Please click back to the first of the Legal Highlights to learn about the Legal Highlights process and the reason behind this feature which focuses on what is right and working well in the legal profession. Here are all the Legal Highlight interviews.
And now read on the see what this Legal Highlight has to say in response to the seven questions . . .
1) Think about your experience in the legal profession and of a specific incident or event that made you feel extremely satisfied or proud. Give a brief description of the incident or event. The reasons I felt satisfied or proud were . . .
Once I encountered an elderly woman who approached me and told me she had served on a jury in a case that I had prosecuted. She thanked me for my work, and told me that it meant a great deal to her to have served on that jury. I then realized that my work was having an impact in all sorts of ways that I didn't anticipate. I was proud to have shown her the practice of law in a way that left her with a sense of satisfaction in the way justice was conducted.
2) I attended law school because . . .
My undergraduate degree was in philosophy. Not until my senior year did I seriously think about what to do next! The Peace Corps sounded attractive in an abstract kind of way. But I looked at a few of the brochures, and it seemed to be mostly agricultural work, which did not interest me at all. Graduate school in philosophy would only have led to an academic career, which at that time also seemed very unappealing. Hence: Law School!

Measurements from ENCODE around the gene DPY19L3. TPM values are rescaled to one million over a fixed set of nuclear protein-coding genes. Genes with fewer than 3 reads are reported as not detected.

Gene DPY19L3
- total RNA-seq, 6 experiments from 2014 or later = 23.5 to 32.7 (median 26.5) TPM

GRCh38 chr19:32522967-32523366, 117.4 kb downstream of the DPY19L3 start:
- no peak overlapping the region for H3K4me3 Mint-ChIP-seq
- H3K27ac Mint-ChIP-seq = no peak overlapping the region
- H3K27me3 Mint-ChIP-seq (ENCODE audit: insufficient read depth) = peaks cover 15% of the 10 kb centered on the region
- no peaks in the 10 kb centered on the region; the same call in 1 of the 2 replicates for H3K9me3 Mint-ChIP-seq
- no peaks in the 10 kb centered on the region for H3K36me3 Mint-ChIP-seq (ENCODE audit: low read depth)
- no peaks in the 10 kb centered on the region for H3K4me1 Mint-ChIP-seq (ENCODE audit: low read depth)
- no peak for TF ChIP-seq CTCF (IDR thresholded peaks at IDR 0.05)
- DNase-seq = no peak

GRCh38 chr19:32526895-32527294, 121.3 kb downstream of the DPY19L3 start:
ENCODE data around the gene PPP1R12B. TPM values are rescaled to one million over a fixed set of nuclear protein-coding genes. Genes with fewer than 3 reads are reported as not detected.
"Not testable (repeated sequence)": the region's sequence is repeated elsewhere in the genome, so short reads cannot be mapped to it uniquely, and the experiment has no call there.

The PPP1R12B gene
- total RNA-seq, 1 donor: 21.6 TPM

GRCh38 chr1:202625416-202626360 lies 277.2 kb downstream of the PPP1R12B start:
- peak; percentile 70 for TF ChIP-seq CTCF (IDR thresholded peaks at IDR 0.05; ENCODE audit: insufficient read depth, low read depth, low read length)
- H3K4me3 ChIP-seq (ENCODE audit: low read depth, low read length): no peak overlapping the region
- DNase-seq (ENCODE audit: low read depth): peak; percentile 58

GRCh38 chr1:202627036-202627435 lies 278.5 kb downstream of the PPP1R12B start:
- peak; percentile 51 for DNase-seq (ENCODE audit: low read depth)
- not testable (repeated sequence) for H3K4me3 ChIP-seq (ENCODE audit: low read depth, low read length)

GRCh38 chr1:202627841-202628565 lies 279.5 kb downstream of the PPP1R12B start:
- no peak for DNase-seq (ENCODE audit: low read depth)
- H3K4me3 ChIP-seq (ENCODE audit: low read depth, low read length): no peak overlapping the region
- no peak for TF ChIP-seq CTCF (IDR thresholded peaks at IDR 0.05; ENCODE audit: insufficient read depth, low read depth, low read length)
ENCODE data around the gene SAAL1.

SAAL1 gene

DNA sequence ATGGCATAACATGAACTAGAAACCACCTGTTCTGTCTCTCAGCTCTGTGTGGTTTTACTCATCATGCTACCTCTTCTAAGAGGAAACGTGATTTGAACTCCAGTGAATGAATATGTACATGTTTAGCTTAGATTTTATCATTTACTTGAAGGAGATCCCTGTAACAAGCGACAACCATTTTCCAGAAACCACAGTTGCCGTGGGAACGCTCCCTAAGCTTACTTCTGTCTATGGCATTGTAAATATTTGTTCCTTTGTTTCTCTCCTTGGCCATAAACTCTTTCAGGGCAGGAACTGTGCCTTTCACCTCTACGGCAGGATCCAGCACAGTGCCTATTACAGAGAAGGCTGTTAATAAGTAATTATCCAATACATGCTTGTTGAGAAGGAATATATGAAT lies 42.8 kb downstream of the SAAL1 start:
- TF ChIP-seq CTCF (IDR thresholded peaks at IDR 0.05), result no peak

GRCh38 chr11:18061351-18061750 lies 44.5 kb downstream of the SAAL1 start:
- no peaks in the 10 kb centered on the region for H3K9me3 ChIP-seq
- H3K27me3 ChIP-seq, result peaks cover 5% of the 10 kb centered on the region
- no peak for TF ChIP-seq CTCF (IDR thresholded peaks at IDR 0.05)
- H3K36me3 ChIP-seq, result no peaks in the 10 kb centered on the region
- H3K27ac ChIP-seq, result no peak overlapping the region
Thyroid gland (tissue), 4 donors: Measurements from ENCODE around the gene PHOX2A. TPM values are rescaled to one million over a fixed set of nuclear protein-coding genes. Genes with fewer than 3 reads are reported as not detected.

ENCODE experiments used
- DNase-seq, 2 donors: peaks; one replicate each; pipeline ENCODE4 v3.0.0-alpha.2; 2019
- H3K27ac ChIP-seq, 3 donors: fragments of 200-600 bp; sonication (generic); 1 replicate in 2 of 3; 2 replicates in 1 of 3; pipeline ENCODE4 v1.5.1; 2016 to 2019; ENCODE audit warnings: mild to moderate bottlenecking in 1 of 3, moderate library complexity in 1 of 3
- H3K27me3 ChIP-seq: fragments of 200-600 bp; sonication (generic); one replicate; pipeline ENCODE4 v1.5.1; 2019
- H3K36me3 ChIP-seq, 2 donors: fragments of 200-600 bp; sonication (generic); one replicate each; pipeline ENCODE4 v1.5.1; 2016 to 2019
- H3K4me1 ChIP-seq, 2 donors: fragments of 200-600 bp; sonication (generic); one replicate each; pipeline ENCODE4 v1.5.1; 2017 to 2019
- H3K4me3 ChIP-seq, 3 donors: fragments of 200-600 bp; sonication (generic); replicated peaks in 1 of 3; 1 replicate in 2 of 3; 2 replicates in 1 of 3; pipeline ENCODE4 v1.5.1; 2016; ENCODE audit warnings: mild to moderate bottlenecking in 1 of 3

3) I would recommend the practice of law because . . .
For the most part, lawyers and judges are interesting people. Now that I am no longer actively practicing law, I find that I miss the interaction with those colleagues. One of the parts of my work as a forensic psychologist that I enjoy the most is going to trial, because there I get to be back in the courtroom, interacting with lawyers and judges.
4) My colleagues who practice law appreciate doing so because . . .
The legal colleagues I admire are all working hard in areas in which they can really make a difference. For example, Sean O'Brien here in Kansas City is a death penalty litigator who worked on getting a man released from death row using an "impossible" legal argument of "actual innocence."
5) The benefits lawyers contribute to society are . . .
The crucial role of providing a mechanism for the non-violent resolution of disputes.
6) The factors that make up the heart and the soul of law are . . .
Legal training and practice require us to see deeply into all kinds of critical social issues. We have to be able to understand and articulate all sides of an issue, even when we cannot appreciate or admire some of those "sides." The best of us also learn not to take it personally when others disagree with us, and not to engage in personal attacks in response to disagreement. We tend to see people when they are undergoing great stress, loss, devastation, and this gives us an understanding of humanity that few other professions provide.
7) Think of a lawyer you consider a role model. The traits or values I respect or admire about him or her are . . .
Tenacity; compassion for those who are despised by many in society; integrity; courtesy. When I took the oath as a member of the Missouri Bar, part of our oath included a promise to "abstain from all offensive personality." Sometime later, I don't know when, that part of the oath was removed. I don't see that as a good thing!